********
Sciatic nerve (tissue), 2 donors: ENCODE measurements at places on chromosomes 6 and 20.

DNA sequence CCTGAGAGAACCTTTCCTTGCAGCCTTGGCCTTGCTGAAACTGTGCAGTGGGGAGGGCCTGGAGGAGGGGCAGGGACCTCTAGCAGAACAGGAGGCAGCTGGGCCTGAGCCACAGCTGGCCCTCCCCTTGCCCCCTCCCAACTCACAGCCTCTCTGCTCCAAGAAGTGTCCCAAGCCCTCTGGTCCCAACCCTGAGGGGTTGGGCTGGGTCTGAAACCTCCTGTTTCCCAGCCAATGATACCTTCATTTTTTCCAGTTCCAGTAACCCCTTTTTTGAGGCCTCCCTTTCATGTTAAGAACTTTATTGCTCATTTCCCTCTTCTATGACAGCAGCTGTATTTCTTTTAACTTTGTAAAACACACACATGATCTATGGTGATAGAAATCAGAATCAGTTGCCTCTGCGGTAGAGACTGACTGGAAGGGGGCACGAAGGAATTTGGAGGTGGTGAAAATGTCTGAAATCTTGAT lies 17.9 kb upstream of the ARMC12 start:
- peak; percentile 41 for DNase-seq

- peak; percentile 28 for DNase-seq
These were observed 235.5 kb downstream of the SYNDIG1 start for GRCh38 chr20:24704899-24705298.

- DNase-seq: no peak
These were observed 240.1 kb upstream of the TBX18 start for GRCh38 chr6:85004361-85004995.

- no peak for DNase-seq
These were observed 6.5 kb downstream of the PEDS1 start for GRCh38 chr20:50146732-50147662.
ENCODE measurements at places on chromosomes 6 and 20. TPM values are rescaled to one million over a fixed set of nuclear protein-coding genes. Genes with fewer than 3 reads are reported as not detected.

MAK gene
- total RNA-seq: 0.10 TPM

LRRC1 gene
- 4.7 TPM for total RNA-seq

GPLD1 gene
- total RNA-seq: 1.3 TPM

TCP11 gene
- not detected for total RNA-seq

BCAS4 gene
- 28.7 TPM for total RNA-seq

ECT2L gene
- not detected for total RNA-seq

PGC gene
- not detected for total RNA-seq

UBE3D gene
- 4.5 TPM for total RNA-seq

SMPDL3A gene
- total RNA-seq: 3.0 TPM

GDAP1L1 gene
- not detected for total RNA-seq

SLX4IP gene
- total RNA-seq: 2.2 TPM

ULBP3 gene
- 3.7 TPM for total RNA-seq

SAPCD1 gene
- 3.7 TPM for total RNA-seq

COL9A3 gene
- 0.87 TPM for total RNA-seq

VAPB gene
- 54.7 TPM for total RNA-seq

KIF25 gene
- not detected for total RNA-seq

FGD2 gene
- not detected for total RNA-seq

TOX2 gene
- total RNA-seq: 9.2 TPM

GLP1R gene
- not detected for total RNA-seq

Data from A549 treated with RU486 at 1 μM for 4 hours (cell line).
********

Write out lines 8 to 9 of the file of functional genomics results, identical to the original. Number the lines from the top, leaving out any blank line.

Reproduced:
- no peak for DNase-seq
These were observed 6.5 kb downstream of the PEDS1 start for GRCh38 chr20:50146732-50147662.